Romance Junkies: Mara Purl Speed Interview
(RomanceJunkies.com) First, can you let us know what projects you are currently working on? (Mara Purl) I’m working on book two of my Milford-Haven Novels, which is titled Where the Heart Lives. It picks up the story where we left off at the end of book one, What the Heart Knows (to be published in hardcover next month, September.) I’m also working on a short story that squeezes between the two books.
First, can you let us know what projects you are currently working on?
I’m working on book two of my Milford-Haven Novels, which is titled Where the Heart Lives. It picks up the story where we left off at the end of book one, What the Heart Knows (to be published in hardcover next month, September.) I’m also working on a short story that squeezes between the two books.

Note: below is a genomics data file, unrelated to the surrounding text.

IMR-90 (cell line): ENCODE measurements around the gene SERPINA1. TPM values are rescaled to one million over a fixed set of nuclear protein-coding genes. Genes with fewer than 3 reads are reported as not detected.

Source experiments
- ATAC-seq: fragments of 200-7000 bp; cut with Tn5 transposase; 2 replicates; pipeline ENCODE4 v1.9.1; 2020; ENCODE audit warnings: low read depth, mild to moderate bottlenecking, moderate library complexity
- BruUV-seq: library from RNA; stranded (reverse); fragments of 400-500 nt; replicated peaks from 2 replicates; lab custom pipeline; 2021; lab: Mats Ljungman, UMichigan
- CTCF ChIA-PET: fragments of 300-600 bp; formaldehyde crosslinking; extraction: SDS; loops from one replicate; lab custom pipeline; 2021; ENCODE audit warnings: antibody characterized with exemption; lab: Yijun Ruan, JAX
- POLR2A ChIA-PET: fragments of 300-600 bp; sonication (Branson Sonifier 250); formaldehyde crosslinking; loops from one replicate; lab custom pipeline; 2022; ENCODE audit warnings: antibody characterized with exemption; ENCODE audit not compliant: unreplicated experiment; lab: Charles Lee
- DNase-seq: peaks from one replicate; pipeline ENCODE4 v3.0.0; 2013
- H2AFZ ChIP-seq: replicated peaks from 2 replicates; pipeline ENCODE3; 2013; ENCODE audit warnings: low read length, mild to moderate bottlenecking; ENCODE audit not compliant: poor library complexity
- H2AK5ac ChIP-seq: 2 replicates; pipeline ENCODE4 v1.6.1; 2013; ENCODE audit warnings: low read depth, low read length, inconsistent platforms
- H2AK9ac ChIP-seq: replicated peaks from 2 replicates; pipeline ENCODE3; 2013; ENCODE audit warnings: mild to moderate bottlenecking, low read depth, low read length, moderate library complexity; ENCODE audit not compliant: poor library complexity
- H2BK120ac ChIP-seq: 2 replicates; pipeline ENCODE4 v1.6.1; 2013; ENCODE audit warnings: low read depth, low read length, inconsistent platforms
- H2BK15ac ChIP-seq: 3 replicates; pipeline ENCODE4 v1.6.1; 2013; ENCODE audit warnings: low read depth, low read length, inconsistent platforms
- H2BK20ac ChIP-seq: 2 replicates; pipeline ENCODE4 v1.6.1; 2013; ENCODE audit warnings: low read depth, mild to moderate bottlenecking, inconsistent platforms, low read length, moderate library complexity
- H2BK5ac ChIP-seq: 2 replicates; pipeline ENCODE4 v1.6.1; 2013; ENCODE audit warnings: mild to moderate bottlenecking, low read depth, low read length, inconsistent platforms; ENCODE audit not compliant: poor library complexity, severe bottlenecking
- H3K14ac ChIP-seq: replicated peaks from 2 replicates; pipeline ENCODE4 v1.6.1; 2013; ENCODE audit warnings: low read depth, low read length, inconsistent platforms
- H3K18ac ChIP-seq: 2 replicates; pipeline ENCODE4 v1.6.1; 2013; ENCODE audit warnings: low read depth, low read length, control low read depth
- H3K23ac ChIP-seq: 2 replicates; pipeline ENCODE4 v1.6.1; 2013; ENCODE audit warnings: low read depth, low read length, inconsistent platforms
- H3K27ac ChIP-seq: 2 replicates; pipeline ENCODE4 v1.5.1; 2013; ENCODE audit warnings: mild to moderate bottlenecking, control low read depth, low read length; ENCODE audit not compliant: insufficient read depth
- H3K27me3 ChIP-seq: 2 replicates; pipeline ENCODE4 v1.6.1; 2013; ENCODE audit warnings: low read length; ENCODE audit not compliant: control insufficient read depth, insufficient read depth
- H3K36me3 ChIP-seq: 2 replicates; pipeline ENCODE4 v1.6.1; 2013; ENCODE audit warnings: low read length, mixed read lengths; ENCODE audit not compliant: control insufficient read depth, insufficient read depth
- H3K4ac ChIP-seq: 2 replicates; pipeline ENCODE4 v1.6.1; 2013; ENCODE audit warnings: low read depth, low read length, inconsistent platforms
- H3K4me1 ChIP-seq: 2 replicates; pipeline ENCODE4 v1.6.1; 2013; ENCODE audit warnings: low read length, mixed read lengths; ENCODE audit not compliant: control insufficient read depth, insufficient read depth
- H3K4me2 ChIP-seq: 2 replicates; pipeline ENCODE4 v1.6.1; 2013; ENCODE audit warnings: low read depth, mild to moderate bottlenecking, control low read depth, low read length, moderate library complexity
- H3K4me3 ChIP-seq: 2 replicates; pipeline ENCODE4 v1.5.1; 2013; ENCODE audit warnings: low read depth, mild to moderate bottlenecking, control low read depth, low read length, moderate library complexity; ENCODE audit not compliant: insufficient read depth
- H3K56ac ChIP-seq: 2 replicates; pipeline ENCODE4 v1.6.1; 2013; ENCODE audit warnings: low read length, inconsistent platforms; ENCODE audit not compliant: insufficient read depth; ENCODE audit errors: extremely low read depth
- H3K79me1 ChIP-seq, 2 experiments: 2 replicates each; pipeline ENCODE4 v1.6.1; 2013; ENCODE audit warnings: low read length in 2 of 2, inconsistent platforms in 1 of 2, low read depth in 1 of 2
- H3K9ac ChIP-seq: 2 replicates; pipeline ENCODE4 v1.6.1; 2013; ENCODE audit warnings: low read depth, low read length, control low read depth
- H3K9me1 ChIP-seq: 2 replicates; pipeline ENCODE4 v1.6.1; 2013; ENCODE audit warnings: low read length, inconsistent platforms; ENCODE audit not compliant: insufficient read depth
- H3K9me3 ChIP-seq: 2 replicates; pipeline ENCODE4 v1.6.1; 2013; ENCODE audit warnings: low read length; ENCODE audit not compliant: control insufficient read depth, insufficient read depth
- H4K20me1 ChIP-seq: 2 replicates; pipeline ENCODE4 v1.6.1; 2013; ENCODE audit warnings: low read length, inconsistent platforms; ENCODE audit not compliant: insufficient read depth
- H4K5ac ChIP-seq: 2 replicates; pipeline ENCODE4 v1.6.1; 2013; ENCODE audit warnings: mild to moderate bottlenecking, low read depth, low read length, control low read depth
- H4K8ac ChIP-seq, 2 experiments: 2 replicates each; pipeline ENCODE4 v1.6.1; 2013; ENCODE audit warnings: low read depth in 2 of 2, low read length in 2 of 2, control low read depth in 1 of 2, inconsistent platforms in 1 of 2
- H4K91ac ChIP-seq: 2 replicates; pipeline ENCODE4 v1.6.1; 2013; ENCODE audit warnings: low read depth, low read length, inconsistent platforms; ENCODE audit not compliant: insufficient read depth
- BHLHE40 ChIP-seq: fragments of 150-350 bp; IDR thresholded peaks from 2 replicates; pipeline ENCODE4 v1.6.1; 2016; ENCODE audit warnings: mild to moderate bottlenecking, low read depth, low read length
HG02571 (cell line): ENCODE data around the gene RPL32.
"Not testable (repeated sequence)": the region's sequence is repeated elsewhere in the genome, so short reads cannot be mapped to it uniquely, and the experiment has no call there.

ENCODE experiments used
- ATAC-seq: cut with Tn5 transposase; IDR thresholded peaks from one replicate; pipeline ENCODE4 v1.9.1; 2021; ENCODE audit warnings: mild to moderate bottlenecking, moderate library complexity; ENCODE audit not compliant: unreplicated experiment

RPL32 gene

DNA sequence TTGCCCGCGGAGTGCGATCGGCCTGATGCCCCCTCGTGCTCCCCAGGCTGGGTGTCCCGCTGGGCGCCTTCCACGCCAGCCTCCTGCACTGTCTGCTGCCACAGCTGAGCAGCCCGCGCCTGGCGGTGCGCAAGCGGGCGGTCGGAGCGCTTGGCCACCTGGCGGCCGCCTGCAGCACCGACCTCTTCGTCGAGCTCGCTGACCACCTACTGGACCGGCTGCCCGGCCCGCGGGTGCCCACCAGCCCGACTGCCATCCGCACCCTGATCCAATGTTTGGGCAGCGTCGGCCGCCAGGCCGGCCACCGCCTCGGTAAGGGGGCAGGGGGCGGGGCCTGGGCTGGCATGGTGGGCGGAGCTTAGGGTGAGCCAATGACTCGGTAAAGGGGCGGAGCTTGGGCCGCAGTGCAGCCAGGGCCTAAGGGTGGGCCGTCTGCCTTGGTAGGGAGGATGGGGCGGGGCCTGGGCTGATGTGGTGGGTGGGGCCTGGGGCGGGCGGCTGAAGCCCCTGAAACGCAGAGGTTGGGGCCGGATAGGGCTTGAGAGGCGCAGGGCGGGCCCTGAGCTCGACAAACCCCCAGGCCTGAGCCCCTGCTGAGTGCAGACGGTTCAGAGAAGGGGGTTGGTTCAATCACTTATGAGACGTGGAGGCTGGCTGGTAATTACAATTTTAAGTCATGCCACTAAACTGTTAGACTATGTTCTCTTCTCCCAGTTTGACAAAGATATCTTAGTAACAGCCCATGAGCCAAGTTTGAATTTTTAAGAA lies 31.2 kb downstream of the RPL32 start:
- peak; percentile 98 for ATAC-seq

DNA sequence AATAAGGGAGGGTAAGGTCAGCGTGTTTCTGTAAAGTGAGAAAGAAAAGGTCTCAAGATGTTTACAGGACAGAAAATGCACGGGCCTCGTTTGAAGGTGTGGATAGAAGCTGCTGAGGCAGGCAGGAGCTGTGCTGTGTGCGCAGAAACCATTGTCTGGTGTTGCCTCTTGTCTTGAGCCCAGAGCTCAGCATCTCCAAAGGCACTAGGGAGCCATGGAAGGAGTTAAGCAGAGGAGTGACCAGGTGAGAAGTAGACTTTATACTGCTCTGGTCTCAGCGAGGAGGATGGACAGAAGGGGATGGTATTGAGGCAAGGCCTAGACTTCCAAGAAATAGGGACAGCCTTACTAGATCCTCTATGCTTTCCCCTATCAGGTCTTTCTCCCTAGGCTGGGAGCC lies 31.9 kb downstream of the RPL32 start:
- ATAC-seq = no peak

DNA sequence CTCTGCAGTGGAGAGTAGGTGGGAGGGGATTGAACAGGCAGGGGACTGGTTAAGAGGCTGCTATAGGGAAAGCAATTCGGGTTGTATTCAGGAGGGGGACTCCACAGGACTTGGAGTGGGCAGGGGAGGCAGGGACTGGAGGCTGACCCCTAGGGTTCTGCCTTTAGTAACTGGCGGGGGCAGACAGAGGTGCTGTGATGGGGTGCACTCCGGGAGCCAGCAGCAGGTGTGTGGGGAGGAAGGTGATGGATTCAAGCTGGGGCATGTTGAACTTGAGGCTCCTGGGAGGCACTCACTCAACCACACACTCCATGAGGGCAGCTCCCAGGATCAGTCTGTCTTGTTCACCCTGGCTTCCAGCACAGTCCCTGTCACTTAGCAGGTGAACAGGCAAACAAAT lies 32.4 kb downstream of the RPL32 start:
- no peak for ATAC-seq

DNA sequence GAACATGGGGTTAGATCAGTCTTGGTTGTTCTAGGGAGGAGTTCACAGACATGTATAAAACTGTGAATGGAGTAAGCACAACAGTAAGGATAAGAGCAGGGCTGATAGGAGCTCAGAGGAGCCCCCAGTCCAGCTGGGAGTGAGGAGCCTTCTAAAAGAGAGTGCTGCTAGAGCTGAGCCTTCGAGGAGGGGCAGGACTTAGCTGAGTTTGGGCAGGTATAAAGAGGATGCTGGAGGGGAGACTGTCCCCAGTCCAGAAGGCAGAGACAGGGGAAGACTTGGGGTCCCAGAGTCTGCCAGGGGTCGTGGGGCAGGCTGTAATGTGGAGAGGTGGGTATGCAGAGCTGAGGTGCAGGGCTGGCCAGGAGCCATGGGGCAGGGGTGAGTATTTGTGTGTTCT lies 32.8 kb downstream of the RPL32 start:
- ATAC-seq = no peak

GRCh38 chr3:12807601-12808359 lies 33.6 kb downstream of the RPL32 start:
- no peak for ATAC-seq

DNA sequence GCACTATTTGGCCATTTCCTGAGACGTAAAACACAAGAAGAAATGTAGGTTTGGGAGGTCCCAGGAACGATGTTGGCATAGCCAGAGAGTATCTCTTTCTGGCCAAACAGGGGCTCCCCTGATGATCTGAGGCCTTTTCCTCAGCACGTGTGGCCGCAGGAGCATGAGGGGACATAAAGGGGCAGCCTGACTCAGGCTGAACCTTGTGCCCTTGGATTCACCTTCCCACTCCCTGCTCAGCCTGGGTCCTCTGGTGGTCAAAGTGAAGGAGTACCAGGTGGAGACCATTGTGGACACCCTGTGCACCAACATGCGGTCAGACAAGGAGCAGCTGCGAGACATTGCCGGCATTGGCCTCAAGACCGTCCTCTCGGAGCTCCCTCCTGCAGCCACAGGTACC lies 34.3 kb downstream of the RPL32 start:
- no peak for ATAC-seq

1a.) What does your writing schedule look like?
I generally write four or five hours a day, mostly in the morning, though I sometimes take my laptop to a café or library and write some more in the afternoon, depending upon my event schedule, or on the amount of research I need to do for a particular storyline. When I’m working through a novel with my editor, we work for several hours one day a week.
1b) Do you have to plot or do you write as it comes?
Some of both. But because I write a complex storyline involving several main characters, I really have to carefully track where everyone is and what they’re doing. Just as I did when I create my serial radio drama, I created a “show bible” or “book bible” that tracks scene to scene, day to day, where each character is and what conversations they’re in. I will say, though, even with all the planning and plotting, sometimes my characters will surprise me. As I get into the dept of writing a segment, and talk it through in detail with my editor, I might realize, Hey! Samantha isn’t going over here, she’s going over there!